Legalizing Marijuana Leads to More Impaired Driving? Not So, Says New Data


Data out of Colorado shows that the number of arrests for driving under the influence of marijuana is declining.

Colorado saw 33 percent fewer marijuana DUIs in the first quarter of 2017 compared to the same period last year, according to new data from the Colorado Department of Transportation (CDOT). There were 155 drivers cited for “marijuana-use-only” impairment from January to March 2017, down from the 232 people cited from January to March 2016.

Opponents to marijuana legalization often raise concerns of the potential impact on impaired driving and on-road accidents, but the Colorado data is the latest evidence to indicate these worries are unwarranted.

Three years ago, CDOT launched a “Drive High, Get a DUI” campaign designed to raise awareness that driving while intoxicated is illegal. Marijuana-related DUIs have continued to drop since that time. The State Patrol arrested fewer people on allegations of driving under the influence of marijuana in 2016 compared to 2015. The latest data could indicate that Colorado’s cannabis-using residents are continuing to take precautions to ensure they’re driving safely.

“Are the citations going down? Yeah, but is the number of people using marijuana and then driving going down? I don’t know how to quantify that,” said Nate Reid, a Colorado State Patrol spokesman. “This is just after the officer stop. This isn’t post-conviction or after they may have been arrested.”

Despite the significant drops in marijuana DUI citations, Colorado officials are concerned that too many people still don’t consider it dangerous to drive while under the influence of marijuana. CDOT spokesman Sam Cole cites findings in a CDOT survey, though it’s unclear when it was conducted, that found 55 percent of cannabis users believe it is safe to drive while under the influence.

“We’re still troubled by the fact that marijuana users are still telling us they routinely drive high,” said Cole. “We’re pleased with the awareness, but we’re not so pleased with the behaviors that are actually happening.”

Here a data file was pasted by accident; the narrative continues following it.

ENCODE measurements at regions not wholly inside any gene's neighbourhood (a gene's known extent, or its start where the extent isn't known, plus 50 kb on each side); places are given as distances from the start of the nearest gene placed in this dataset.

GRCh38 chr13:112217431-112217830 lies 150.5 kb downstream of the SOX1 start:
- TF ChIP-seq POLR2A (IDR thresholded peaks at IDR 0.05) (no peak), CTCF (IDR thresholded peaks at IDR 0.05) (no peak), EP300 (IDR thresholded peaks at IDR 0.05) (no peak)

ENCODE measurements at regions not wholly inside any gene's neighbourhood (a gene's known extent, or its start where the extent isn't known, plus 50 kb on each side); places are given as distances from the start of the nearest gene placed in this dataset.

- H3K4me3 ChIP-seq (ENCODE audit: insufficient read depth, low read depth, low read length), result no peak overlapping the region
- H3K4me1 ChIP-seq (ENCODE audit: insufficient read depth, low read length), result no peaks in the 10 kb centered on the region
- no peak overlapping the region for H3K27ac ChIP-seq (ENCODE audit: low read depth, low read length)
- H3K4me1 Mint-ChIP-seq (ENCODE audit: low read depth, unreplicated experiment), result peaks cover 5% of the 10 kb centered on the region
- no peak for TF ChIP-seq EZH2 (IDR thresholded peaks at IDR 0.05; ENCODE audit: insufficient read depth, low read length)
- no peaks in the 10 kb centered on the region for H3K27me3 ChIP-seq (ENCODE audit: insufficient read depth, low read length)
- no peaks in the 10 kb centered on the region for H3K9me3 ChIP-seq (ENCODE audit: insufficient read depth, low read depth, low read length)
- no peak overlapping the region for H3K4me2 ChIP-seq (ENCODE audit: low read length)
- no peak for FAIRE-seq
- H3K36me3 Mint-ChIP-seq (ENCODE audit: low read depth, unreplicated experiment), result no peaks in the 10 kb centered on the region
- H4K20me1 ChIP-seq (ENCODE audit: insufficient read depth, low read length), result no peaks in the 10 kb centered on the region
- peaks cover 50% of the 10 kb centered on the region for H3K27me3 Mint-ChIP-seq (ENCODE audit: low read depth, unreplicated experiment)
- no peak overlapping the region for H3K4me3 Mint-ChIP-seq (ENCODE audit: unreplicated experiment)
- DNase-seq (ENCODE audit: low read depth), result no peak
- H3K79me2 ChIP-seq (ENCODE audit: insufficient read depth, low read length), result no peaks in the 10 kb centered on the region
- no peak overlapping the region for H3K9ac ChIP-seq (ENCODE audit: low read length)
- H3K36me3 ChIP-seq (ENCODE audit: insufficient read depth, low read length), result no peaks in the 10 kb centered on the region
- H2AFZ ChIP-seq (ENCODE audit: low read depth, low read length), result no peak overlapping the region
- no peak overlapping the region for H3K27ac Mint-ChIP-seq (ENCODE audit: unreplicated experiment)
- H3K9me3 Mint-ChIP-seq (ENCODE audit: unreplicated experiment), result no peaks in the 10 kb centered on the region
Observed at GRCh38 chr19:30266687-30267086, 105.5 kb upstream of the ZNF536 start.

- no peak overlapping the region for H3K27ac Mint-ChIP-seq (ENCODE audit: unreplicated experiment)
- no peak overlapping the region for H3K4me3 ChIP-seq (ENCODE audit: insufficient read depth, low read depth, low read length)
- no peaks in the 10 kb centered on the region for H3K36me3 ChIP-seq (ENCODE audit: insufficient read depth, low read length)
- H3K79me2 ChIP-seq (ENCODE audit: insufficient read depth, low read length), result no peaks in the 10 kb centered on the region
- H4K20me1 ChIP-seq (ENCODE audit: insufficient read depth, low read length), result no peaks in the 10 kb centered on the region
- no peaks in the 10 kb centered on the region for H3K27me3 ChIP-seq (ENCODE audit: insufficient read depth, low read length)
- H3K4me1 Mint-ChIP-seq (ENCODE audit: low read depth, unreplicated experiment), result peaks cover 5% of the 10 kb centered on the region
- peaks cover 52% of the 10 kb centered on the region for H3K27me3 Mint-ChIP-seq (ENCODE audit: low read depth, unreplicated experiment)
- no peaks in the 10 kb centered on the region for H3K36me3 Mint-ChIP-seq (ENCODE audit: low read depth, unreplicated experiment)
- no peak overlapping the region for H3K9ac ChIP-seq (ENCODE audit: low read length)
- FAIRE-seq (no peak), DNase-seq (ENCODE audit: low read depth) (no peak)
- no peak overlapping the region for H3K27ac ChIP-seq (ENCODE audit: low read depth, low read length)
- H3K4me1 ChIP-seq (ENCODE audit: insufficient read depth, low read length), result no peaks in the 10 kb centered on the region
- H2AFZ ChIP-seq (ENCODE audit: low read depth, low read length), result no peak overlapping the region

“There’s a lot of troubling information we’ve collected and many marijuana users indicate that they drive high and they don’t think it’s a danger,” Cole added.[/vc_column_text][/vc_column][/vc_row][vc_row][vc_column][vc_single_image image=”17320″ img_size=”1200×250″ onclick=”custom_link” img_link_target=”_blank” link=””][/vc_column][/vc_row][vc_row][vc_column][vc_column_text]Cannabis intoxication can mildly impair psychomotor skills and reduce reaction time in a dose-related fashion, but evidence suggests that “marijuana smokers tend to compensate effectively while driving” and that this impairment doesn’t play a significant role in on-road traffic accidents. In Oregon, a state that legalized recreational marijuana in 2014, marijuana-related traffic fatalities have not increased since retail sales began.

Reid added that despite legalization being relatively new in Colorado, state troopers are experienced with detecting impaired drivers.

“Troopers have been trained in advance for detecting alcohol and marijuana and other prescription drugs,” he said.

Despite having a patrol force alert to issues of driving under the influence, citations for marijuana intoxication are declining. The latest data out of Colorado also shows a decrease in citations for combined alcohol and marijuana, with 50 in the first quarter of 2017 compared to the 69 in the first three months of 2016.

Seven U.S. states outside of Colorado have passed laws allowing for recreational marijuana use by adults. A recent market research report suggests legalizing could expand to all 50 states by 2021.

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